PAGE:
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SEL Studies in English Literature 1500-1900 42.4 (2002) 675-692

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Wordsworth and Current Memory Research

Beth Lau

In the last twenty years, important developments have occurred in the study of memory among researchers from different fields of psychology, including cognitive psychology, neuroscience, clinical, personality, and social psychology, among others. Recent advances in memory research can be attributed largely to the fact that these various subdisciplines, which formerly operated in relative isolation, are now communicating and sharing discoveries, methods, and theories in what Jefferson A. Singer and Peter Salovey call "a healthy and blossoming cross-fertilization." 1 Not only do many of the new memory researchers embrace an interdisciplinary collaboration among fellow psychologists, but they also draw upon the work of writers and artists who have anticipated scientific findings about the operation of memory and who, in the words of Daniel Schacter, can illuminate more effectively than scientists "the personal, experiential aspects of memory" and its "impact . . . in our day-to-day lives." 2

One writer who is unquestionably an appropriate candidate for interdisciplinary memory study is William Wordsworth, whose poetry is preoccupied with the role of memory in individual life. As Christopher Salvesen argues, the modern sense of the self in time, which gave new priority to memory as a foundation for individual identity, was "first given clear and powerful expression, and turned to poetry, by Wordsworth." One of Wordsworth's innovations, Salvesen notes, was to turn "remembered incident" [End Page 675] into "poetic event." 3 Even the briefest survey of Wordsworth's oeuvre will document the importance of memory for this writer. Many of his best-known poems, such as "Tintern Abbey" and the "Intimations Ode," directly explore the workings of memory as the speaker in each compares his present self to an earlier self and struggles to come to terms with what has been lost and what gained with the passage of time. Wordsworth famously characterized poetry as "emotion recollected in tranquillity," making clear that he believed memory to play an essential role in the creative process. 4 In addition, in The Prelude Wordsworth redefines the epic for his era as the story of his own life, in which "spots of time" or core, emotionally charged memories form the climaxes of the work as well as its organizing principle.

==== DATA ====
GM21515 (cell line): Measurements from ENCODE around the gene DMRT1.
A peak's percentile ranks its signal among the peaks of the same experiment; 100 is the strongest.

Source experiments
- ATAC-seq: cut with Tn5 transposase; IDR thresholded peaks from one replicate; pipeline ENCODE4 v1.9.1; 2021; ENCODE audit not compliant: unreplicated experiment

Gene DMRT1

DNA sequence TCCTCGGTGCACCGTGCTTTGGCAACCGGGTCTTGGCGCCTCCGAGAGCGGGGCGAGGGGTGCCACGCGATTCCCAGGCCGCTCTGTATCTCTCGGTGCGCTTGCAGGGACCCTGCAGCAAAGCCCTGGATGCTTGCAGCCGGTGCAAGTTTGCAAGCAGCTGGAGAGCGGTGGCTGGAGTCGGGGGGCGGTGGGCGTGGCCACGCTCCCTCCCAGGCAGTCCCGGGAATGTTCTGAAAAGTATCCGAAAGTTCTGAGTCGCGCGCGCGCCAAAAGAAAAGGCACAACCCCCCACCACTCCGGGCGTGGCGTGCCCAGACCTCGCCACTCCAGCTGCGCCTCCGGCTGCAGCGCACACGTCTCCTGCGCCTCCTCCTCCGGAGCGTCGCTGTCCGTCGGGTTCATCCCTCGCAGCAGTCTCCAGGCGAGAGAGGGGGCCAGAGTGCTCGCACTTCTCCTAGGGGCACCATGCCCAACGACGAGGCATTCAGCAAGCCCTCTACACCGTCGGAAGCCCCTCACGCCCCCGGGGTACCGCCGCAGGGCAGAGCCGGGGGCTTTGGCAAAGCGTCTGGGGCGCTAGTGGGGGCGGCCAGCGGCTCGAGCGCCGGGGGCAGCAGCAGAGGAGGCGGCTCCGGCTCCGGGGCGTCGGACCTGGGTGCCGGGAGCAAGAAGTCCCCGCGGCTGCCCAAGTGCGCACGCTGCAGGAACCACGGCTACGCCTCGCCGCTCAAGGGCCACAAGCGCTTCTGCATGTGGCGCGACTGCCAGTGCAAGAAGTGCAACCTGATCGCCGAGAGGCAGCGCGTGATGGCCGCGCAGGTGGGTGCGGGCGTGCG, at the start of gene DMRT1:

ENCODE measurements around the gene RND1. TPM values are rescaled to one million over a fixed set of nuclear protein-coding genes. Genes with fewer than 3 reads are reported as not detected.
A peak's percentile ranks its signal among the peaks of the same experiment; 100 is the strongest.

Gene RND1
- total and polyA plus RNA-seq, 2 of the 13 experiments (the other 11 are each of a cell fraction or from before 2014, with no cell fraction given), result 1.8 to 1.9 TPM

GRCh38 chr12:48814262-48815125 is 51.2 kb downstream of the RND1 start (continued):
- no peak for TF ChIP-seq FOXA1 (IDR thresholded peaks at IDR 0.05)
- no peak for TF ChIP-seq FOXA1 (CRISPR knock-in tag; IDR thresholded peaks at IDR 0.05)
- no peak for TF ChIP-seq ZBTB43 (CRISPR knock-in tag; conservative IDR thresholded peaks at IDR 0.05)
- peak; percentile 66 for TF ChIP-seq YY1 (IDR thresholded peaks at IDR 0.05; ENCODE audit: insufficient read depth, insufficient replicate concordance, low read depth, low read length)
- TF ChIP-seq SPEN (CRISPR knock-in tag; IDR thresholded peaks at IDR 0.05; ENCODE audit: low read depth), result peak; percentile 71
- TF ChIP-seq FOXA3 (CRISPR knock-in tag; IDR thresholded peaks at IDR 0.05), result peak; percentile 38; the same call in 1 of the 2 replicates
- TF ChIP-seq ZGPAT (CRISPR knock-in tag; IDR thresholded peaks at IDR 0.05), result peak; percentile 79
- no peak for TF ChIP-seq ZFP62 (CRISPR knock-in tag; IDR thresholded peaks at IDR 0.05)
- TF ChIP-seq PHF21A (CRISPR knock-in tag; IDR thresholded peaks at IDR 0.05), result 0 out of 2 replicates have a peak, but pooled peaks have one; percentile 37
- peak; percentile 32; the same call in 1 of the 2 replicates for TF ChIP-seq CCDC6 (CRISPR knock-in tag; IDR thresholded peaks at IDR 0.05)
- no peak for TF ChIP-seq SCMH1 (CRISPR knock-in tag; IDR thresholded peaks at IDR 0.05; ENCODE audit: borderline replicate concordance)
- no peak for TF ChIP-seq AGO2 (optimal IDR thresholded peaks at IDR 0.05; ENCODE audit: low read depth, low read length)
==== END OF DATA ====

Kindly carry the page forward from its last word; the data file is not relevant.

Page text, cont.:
Several prominent memory researchers recognize Wordsworth's relevance to their studies and quote from his poetry. 5 Literary scholars, however, have neglected the work of these psychologists. Most psychological interpretations of Wordsworth have followed a Freudian model, applying concepts such as repression and screen memories to the poet's treatment of the past. 6 Recent memory research has challenged many of Freud's notions and offers new and, I would suggest, more fitting theories for understanding the nature and function of memory in Wordsworth's poetry. Applying many of the new findings about memory's operation to a study of Wordsworth's poetry can open up fresh avenues of interpretation and clear up some misconceptions that have prevailed in Wordsworth criticism.

One of the chief points established by current research is that memory does not operate according to the models that have often been used to characterize its workings. It is not like a computer that stores and retrieves data, nor is it like a video camera that plays back tapes of recorded scenes from the past. 7 Contemporary researchers also would reject Thomas De Quincey's well-known metaphor of the brain as a palimpsest, in which memories accumulate in successive layers over time but remain permanently engraved and accessible under appropriate conditions. 8 In fact, there is no such thing as an immutable, comprehensive, or objective memory. To begin with, we do not remember everything we experience. Instead, we remember only what we encode of any given scene or event. To ensure vivid memories, we must first of all pay attention to what is going on around us and encode specific details and nuances of our daily lives. As Schacter says: "If we operate on automatic pilot much of the time . . . we may pay a...


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